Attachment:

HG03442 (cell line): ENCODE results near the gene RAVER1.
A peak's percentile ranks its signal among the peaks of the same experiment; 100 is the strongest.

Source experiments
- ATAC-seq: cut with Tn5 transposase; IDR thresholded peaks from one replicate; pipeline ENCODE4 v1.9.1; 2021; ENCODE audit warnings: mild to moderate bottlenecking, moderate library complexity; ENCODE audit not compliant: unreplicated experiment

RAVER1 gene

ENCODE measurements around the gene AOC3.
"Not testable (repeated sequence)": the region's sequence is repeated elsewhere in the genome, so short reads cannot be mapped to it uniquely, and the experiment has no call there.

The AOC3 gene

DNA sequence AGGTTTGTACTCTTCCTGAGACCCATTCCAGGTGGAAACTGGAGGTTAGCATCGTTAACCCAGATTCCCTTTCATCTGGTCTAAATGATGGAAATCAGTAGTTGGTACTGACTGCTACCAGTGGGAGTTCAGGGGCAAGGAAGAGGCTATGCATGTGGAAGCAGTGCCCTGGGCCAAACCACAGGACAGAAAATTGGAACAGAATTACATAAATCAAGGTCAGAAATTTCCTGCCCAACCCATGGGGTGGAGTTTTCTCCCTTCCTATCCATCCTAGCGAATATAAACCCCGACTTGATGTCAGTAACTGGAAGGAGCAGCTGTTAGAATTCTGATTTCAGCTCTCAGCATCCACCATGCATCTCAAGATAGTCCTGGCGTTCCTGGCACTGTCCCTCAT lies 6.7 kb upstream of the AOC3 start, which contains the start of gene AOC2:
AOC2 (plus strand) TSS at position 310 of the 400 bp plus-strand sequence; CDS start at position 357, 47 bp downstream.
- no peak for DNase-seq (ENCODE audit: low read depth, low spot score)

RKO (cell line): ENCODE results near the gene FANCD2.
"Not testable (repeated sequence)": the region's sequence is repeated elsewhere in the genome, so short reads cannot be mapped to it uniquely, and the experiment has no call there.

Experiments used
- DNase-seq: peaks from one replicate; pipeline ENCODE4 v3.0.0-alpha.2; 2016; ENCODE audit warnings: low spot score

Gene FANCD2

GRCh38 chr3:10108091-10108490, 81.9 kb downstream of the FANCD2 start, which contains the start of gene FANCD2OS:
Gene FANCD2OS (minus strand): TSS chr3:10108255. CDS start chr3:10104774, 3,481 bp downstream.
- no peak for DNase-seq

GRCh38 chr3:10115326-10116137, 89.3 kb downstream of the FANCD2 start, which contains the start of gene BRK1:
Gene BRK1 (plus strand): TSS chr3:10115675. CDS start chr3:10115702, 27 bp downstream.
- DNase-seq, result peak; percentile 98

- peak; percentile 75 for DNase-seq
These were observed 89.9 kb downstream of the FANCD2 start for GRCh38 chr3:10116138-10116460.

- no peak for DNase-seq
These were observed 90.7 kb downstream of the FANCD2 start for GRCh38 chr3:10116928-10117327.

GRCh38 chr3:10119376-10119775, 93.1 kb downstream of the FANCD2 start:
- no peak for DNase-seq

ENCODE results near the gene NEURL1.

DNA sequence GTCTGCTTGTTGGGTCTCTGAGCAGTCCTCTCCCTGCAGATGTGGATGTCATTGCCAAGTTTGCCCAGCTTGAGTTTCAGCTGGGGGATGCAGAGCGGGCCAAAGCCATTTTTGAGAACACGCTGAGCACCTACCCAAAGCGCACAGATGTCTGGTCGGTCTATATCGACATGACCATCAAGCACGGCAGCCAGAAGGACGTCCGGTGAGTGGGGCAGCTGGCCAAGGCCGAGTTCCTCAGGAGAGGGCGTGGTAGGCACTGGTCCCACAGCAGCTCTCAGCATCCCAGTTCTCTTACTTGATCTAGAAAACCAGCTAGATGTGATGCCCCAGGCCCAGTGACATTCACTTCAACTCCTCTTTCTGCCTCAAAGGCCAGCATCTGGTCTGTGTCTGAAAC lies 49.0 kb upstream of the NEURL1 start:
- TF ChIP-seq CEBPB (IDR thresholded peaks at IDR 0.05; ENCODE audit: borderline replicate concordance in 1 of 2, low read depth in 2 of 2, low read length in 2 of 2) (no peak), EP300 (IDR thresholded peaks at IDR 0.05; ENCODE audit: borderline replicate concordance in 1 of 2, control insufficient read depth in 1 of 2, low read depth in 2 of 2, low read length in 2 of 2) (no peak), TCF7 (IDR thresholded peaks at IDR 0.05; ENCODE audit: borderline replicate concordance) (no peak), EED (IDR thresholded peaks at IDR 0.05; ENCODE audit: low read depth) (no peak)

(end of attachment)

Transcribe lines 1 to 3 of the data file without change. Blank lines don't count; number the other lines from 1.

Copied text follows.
HG03442 (cell line): ENCODE results near the gene RAVER1.
A peak's percentile ranks its signal among the peaks of the same experiment; 100 is the strongest.

Source experiments